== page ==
The blues ‘Find Myself A Lover’, from 2001, came next – still powerful and a great showcase for Kip Winter’s vocal talent – and then ‘We Still Get Along’ from 2013. They finished with ‘Still Life In The Old Dog Yet’, the song they played jointly with Fairport on the recent tour. They couldn’t not do an encore after the ovation they received and finished with ‘Common Form’, based on the story of Rudyard Kipling bending rules so that his son could fight in World War One – then and losing him at the Battle of Loos only weeks after his arrival in France. It includes another magnificent line, “Testosterone and bullshit it’s a heady potent brew” but is much too nuanced to be described as an anti-war song (though it is). As ever with Wilson’s songs, it’s about humanity at a personal level (a father and his son) first, but also allowing you to draw out a wider understanding of humanity as a whole.

And there we had it – a typical Winter Wilson concert, but even more of one because it was both a homecoming and a launch of the new album. Twenty-five years since I first saw them perform they have eight albums to their name and international success. Have a listen to ‘Ghost’ in the video link below and you’ll get a feel for the songs, the clarity of the playing and the strength of their voices both separately and together. And if you like musicians who can move you from humour to compassion in about ten seconds, go and see them live.

Mike Wistow

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Artists’ website: https://winterwilson.com

‘Ghost’ – live:

ANNIE GALLUP – Ghost (Gallway Bay Music GBM108)

GhostAs well as having being one half of Hat Check Girl for the past five years, the Ann Arbor born singer-songwriter has an extensive solo career to her name, dating back to her debut release in 1994. This is her tenth solo album and, along with musical partner (and now husband) Pete Gallway on hand as ever, although this time only on string bass, it features Paul Simon’s go-to fiddler Gabe Witcher and David West on dobro and mandolin.

Maintaining the “quiet conversations” of 2012’s Little Five Points, it’s a gentle, reflective collection of hushed folk songs wrapped around tales of relationships, of love and loss, at least two of which specifically seem to call on her own family background, first up being ‘Diamond Ring’, a fiddle led number about her mother’s ring, serving as a symbol of the women herself and prompting Gallup to question the gulf between what’s remembered and what was. Indeed, the album title and the sleeve image of the ladder to an open attic, underlines the nature of memories and things hidden away that permeates several of the tracks.

The late Jack Hardy, a Greenwich Village folkie and playwright, is the inspiration behind the elegy and memories of the mandolin backed ‘Ghost Town Kite’, it’s rural tone spilling over into ‘West Memphis, Arkansas’ where she sings of there being four ways out of the dead-end town, the road, the rail, the river and, so the lyrics suggest, motherhood. Geographical location underpins the next track too, ‘The Battle of Brooklyn’, an uncluttered telling of the Revolutionary War battle as the redcoats marched on the town’s outnumbered rebel defenders.

If Hardy has inspired one track, banjo wizard Danny Barnes actually gets a song named after him as Gallup recalls seeing him in concert for the first time, wisely opting to keep the track’s own banjo work understated. Then it’s back to matters of the heart with ‘A Loves B’, a tenderly played bittersweet story of a true love, but one in which he hides a secret life, sleeping around and playing away from home while the singer is torn between loyalty to them both as she wonders “which of them do I betray?

The first of the album’s two covers comes with a bluesy take on Utah Phillips’ ‘Rock Salt And Nails’ featuring West on Dobro, reprising an association with the song from when he toured with the late Kate Wolf in the 80s. The second non-original closes the album, a version of Dougie MacLean’s much covered ‘Caledonia’, Gallup’s delivery evoking a poignancy I thought had long been squeezed out by overfamiliarity.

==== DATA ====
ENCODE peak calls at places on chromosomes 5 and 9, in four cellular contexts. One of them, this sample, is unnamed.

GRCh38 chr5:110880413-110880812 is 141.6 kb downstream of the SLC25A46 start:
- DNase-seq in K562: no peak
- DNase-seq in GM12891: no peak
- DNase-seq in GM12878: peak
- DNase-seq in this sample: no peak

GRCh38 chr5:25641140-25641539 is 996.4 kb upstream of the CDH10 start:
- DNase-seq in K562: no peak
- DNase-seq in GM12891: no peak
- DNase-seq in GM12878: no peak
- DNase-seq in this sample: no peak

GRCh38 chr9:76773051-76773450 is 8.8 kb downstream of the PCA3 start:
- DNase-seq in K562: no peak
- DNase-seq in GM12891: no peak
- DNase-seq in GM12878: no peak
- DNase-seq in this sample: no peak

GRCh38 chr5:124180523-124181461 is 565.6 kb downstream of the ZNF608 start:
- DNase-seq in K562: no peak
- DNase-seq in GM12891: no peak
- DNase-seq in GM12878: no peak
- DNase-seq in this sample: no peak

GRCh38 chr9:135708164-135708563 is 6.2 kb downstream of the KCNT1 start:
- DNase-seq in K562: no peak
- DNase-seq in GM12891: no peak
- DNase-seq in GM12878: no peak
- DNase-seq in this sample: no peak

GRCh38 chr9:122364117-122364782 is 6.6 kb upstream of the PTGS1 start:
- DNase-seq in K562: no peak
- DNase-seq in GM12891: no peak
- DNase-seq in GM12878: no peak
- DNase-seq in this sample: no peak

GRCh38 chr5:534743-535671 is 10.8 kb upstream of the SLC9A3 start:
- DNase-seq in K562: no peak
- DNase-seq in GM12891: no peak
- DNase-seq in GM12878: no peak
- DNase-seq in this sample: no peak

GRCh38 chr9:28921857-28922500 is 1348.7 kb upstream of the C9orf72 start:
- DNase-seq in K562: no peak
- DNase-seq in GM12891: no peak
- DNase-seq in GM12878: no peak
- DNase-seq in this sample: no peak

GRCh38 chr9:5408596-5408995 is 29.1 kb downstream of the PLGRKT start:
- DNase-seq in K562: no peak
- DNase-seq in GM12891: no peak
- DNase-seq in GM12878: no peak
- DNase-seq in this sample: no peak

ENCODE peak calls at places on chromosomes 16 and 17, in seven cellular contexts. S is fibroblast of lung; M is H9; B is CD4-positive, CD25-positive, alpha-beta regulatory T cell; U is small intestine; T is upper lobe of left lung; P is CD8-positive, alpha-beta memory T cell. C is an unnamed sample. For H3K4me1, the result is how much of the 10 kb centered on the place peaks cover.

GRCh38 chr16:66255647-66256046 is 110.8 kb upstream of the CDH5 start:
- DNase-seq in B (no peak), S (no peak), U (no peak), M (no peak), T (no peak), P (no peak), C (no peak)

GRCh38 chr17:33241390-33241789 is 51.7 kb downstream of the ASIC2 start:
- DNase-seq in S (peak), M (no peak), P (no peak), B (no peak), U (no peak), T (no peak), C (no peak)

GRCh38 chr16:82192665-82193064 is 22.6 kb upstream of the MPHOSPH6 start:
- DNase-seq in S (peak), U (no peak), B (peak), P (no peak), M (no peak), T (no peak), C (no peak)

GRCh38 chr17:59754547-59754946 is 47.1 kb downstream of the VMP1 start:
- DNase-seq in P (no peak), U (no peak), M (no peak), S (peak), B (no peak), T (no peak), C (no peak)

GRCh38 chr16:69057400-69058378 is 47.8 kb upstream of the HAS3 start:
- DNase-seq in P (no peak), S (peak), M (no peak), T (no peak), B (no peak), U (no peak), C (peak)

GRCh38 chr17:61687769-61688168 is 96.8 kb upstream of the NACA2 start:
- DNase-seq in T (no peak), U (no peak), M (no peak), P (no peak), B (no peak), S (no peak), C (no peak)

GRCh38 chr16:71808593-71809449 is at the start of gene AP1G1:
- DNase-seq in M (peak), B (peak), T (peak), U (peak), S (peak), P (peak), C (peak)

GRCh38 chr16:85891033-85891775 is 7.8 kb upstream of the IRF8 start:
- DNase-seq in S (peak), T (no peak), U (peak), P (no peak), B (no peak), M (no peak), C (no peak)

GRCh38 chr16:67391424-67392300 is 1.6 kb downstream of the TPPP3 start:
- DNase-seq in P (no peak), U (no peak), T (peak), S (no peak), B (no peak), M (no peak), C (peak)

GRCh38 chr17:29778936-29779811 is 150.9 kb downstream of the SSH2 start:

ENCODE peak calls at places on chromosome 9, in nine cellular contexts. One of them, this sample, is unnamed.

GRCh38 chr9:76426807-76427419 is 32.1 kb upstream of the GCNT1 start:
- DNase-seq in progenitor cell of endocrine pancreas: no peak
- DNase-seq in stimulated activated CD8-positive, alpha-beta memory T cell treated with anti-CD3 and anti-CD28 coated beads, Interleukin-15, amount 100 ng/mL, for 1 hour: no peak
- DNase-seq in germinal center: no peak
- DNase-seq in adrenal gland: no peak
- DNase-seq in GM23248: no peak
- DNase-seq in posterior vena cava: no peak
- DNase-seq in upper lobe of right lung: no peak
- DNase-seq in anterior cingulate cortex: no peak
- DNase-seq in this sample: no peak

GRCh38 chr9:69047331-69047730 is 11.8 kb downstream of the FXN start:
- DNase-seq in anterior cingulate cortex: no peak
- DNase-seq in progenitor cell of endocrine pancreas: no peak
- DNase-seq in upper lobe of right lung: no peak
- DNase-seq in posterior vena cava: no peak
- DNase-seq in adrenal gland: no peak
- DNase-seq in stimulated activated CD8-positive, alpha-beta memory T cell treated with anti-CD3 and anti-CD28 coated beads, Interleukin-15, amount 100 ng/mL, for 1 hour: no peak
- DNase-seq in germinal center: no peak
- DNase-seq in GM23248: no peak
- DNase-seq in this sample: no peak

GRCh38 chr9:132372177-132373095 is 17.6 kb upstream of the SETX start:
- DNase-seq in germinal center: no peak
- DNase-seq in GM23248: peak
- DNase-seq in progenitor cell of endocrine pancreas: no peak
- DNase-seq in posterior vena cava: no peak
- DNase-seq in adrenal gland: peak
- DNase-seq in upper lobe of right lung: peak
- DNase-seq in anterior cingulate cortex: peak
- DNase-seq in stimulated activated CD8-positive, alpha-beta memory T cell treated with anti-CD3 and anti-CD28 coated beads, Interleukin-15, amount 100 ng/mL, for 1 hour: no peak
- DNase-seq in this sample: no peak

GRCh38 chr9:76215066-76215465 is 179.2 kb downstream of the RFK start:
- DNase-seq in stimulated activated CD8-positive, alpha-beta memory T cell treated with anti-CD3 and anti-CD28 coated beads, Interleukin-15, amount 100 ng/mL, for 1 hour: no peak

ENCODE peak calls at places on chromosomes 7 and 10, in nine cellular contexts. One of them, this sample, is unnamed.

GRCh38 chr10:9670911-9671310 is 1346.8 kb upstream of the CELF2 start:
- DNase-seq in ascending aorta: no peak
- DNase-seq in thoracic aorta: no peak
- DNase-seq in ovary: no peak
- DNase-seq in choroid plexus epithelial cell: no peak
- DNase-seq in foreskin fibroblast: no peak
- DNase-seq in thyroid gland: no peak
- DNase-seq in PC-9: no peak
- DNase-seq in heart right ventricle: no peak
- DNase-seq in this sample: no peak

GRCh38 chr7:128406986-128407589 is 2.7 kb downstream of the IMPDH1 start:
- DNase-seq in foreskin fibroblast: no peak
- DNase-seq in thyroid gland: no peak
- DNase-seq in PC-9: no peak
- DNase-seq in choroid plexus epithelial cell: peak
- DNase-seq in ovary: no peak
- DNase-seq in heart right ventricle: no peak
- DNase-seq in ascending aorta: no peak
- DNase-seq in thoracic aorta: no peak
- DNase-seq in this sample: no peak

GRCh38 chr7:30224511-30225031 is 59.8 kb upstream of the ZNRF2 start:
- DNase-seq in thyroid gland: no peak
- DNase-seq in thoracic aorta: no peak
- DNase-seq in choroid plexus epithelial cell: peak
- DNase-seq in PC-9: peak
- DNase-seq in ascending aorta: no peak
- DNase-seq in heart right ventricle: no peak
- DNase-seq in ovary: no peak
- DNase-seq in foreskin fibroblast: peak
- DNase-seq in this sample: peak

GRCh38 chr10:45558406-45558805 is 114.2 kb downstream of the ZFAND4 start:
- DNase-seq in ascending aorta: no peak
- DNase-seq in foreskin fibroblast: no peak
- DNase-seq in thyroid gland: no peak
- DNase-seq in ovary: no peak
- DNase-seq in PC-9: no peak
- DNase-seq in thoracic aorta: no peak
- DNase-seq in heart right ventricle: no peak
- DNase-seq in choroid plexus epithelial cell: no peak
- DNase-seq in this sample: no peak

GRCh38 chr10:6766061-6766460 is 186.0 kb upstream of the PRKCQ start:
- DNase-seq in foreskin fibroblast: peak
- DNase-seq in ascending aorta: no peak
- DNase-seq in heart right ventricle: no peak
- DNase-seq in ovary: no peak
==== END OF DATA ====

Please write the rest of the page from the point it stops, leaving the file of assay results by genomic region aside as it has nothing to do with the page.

Between the two are the three remaining self-penned numbers, ‘The Weapon Of Choice’, another family-related song which, accompanied by Witcher’s forlorn fiddle, talks of receiving a telephone call from her mother (about her father’s death, perhaps) that “made a hole in my heart”.

The only vaguely uptempo number here, ‘Unravel’ is a burbling banjo, swamp and Appalachia hybrid blues written in the wake of tending to someone with a serious illness (“it’s only hair, he said, and I said it will grow back”) and how it made her want to cling to every moment, before returning to family once more for ‘Raised By Wolves’, a fiddle scraping, waltzingly playful portrait of what, if are to believe the lyrics (“My mother found fault with my father, my grandparents slept in twin beds… my brother could jimmy the lock…my step sister bullied the cops”), was a seriously dysfunctional, but decidedly interesting family where the narrator “would hide under my quilt with a flashlight, write poetry over their heads”. Regardless of whether it’s Gallup’s family or not, she is, after all, a storyteller, it’s a terrific song on an album that, like its title, offers a haunting listen.

Mike Davies

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‘West Memphis Arkansas’ – official video:

Merry Hell – news from The Ghost In Our House tour

The first leg of the “Ghost In Our House Tour” is behind us and we are now busy rehearsing for the forthcoming acoustic leg.  For those who haven’t seen the acoustic incarnation of the band we can’t recommend it highly enough. Some of the venues on this leg will be seated giving you the opportunity to enjoy the more subtle side of the band but as ever there will be the opportunity to belt out an anthem or two! There may even be other new songs added to the set…

The band have been worked hard on the tour and actually played two sets in both Derby and Lancaster.  Derby saw the first performance of material from the new album when “The Baker’s Daughter” was aired for the first time by the six piece acoustic band.  It was played again by the full band at night along with ‘The Ghost In Our House’ and another driving rocker, ‘Rage Like Thunder’, though Stocksbridge were denied the latter which, due to a special request, was replaced in the set by ‘Emerald Green’. We made our third visit to Telfords in Chester, a venue where the audience are as close to the band as its possible to be which always makes for a lively night!